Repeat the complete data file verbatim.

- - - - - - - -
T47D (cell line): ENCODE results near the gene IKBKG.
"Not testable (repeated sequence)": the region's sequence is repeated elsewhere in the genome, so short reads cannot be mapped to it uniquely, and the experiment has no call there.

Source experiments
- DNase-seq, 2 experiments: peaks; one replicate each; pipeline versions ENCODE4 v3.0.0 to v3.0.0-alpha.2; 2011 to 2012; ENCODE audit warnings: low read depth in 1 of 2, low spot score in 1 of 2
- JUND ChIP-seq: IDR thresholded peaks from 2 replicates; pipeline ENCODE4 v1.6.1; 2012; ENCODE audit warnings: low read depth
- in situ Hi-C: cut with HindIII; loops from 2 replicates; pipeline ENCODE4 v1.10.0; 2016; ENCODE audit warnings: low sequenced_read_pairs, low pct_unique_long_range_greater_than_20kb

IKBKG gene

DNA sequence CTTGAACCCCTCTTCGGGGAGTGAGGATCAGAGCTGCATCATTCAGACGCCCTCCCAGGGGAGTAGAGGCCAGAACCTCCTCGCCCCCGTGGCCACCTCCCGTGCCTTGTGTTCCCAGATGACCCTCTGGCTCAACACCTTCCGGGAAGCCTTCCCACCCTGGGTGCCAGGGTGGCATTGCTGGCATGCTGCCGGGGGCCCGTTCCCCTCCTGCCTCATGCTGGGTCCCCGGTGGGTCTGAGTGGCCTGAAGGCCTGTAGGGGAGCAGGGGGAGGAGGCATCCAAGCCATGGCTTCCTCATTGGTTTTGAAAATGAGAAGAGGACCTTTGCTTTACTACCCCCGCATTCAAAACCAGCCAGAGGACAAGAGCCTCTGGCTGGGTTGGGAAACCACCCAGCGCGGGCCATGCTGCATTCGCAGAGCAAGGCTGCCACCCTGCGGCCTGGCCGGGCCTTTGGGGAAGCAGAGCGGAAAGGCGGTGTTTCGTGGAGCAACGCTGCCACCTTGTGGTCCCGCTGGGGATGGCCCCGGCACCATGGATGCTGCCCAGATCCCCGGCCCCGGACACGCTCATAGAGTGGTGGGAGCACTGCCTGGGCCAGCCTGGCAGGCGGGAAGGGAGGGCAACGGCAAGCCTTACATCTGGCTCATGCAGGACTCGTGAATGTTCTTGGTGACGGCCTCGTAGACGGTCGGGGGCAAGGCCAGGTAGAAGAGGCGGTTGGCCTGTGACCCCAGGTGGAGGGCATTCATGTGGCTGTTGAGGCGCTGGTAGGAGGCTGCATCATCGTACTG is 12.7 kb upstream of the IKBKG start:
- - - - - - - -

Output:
T47D (cell line): ENCODE results near the gene IKBKG.
"Not testable (repeated sequence)": the region's sequence is repeated elsewhere in the genome, so short reads cannot be mapped to it uniquely, and the experiment has no call there.

Source experiments
- DNase-seq, 2 experiments: peaks; one replicate each; pipeline versions ENCODE4 v3.0.0 to v3.0.0-alpha.2; 2011 to 2012; ENCODE audit warnings: low read depth in 1 of 2, low spot score in 1 of 2
- JUND ChIP-seq: IDR thresholded peaks from 2 replicates; pipeline ENCODE4 v1.6.1; 2012; ENCODE audit warnings: low read depth
- in situ Hi-C: cut with HindIII; loops from 2 replicates; pipeline ENCODE4 v1.10.0; 2016; ENCODE audit warnings: low sequenced_read_pairs, low pct_unique_long_range_greater_than_20kb

IKBKG gene

DNA sequence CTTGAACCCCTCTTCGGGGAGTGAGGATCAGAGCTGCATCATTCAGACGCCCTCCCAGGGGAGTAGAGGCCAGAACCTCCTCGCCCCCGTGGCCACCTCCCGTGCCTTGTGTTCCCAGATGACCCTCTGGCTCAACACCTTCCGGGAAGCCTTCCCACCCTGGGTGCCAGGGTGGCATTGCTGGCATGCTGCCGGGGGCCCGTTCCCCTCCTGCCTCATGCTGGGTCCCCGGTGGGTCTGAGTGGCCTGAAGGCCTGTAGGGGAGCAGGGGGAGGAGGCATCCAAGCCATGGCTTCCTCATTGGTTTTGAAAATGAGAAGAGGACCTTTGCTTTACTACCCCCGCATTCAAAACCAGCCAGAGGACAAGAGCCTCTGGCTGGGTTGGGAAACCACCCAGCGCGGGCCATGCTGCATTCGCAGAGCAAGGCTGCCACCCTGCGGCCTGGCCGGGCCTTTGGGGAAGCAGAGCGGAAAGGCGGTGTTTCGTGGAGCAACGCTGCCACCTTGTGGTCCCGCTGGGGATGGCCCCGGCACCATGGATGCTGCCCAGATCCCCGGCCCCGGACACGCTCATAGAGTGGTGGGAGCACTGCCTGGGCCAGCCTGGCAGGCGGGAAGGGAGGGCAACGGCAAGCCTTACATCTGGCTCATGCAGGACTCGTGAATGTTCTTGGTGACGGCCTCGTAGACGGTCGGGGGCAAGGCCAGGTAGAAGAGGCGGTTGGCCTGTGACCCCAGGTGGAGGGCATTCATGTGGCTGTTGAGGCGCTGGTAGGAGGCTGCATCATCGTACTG is 12.7 kb upstream of the IKBKG start: